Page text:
La Hora del Fantasma (no date) by Joaquim Pla Janini.
• Many of the art links featured here are tips from Thom Ayres, so it’s only right to point to his new album project which he’s funding through Kickstarter and embellishing with his own nature photography.
• Anne Billson is another writer beguiled by Philippe Jullian’s masterwork, Dreamers of Decadence. And thanks to Ms Billson for drawing attention to the insane opening of Crime Without Passion (1934).
• Does this fake ad for The Necronomicon use one of my Cthulhu pictures? Possibly. Get the picture for yourself in this year’s Cthulhu calendar. (My thanks to everyone who’s bought a copy so far.)
To break the ice, I talk about books: he is delighted to discover that I have read his beloved Denton Welch, also J. W. Dunne’s An Experiment With Time. I have found them in my old school library, and know both have been a tremendous influence on him in different ways. Knowing of his interest I also mention that I have just read Colin Wilson’s The Quest For Wilhelm Reich, published the year before. He likes Wilson, he says, jokes that “the Colonel” with his cottage in Wales in Wilson’s Return of the Lloigor and his own Colonel Sutton-Smith from The Discipline of DE are one and the same. On something of a roll, I mention Real Magic by Isaac Bonewits, and he acknowledges that it has “some good information” – but is much more enthusiastic about Magic: An Occult Primer by David Conway [years later I would discover that Burroughs & Conway had in fact exchanged letters on various subjects pertaining to magic, occultism, and psychic phenomena – but that is decidedly another story!]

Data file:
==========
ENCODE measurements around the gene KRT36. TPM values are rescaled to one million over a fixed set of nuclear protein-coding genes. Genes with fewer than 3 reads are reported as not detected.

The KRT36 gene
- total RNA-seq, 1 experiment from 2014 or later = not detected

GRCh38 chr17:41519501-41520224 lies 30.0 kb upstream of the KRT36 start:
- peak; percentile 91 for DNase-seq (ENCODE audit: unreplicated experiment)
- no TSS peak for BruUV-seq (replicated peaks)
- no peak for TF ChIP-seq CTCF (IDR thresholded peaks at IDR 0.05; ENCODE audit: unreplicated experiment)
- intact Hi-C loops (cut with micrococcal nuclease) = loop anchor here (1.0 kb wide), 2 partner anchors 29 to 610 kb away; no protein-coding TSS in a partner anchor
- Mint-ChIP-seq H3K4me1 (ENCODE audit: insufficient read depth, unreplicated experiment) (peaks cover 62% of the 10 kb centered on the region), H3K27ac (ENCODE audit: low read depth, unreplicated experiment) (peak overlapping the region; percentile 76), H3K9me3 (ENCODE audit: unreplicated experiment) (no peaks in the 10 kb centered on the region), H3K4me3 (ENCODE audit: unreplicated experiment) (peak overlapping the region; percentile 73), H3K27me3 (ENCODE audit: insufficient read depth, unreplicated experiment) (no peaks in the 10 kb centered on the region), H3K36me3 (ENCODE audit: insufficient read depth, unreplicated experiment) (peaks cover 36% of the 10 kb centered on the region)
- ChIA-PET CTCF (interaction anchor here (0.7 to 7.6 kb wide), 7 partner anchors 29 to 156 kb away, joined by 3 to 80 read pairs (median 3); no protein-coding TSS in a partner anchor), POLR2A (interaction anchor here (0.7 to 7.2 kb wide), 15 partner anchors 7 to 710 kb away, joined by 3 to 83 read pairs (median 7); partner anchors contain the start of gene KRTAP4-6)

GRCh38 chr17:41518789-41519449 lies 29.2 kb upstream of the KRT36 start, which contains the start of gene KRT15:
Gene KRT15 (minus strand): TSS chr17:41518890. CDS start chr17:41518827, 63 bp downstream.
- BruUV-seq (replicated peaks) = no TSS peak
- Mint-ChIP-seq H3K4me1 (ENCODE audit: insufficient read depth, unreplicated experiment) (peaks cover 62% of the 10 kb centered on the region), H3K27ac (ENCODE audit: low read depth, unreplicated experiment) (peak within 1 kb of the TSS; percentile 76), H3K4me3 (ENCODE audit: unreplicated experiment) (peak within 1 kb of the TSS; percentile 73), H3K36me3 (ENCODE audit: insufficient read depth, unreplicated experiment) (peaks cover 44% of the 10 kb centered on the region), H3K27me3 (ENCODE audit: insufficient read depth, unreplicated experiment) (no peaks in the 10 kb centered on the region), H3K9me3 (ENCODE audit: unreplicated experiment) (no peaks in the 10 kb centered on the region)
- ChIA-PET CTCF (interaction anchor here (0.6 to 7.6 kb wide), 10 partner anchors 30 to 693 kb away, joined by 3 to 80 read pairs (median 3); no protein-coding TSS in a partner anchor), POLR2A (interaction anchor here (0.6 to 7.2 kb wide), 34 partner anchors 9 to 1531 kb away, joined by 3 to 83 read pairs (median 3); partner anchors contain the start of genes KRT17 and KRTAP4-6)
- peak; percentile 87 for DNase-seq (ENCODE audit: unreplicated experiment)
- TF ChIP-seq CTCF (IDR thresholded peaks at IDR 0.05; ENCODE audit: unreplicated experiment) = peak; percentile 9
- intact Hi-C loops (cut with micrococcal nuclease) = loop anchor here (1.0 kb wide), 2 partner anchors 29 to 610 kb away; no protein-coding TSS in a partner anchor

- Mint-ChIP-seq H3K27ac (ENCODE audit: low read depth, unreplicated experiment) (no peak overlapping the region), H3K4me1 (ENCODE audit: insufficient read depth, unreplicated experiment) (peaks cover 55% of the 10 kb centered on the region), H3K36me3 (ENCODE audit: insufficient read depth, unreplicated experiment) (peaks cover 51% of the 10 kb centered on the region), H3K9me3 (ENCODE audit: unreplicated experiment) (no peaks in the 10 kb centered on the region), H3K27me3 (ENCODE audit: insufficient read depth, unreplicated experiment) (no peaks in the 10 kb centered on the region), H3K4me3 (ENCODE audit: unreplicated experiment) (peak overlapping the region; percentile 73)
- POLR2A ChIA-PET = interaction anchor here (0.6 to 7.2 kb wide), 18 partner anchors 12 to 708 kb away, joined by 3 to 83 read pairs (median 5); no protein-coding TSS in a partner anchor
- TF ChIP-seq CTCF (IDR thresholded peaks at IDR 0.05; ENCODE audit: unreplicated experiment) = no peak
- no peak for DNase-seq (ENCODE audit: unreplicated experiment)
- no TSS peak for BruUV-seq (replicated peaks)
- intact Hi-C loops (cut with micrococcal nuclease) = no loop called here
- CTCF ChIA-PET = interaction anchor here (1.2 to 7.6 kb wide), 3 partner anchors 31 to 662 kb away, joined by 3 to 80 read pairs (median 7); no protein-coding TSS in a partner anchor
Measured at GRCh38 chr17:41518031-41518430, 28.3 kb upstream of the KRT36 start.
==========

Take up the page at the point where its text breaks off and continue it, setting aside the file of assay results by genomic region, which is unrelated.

Matthew Levi Stevens recalls The Final Academy and an encounter with William Burroughs thirty years ago.
• Locomotif: A short survey of trains, music & experiments: Gautam Pemmaraju on Kraftwerk, Pierre Schaeffer, Luigi Russolo and others.
• A flip-through of The Graphic Canon, volume 2. Wait to the end and you’ll see a couple of my Dorian Gray pages. Imprint has a review of the book.
• Julian Bell reviews two new books about Romantic painter Caspar David Friedrich.
• Alan Moore talks to The Occupied Times about art, education and anarchism.
• Colin Dickey reviews Vilém Flusser’s Vampyroteuthis Infernalis: A Treatise.
Las Parcas II (1930) by Joaquim Pla Janini.
• Michael Newton reviews A Natural History of Ghosts by Roger Clarke.
• Golden Age Comic Book Stories revisits the work of Sidney Sime.
• Front Free Endpaper asks “What’s in an inscription…?”
• Ghosts (1981) by Japan | Ghosts (2008) by Ladytron | Ghosts (2012) by Monolake.
5 thoughts on “Weekend links 132”
Better version of ‘The Furies’ montage here: https://www.youtube.com/watch?v=BHLMrbrAIiU&feature=related
Good one, thanks!
That is a truly wonderful commercial. It’s regrettable that I feel the world would probably be better off if that was running on the television instead of adverts for the Book of Mormon, Bibles, and such.
Love the Dorian Gray illustrations! Where can I see them in more detail?
Thanks, Evan. My contribution is a small one but I didn’t want to post anything until the book had been out for a while.
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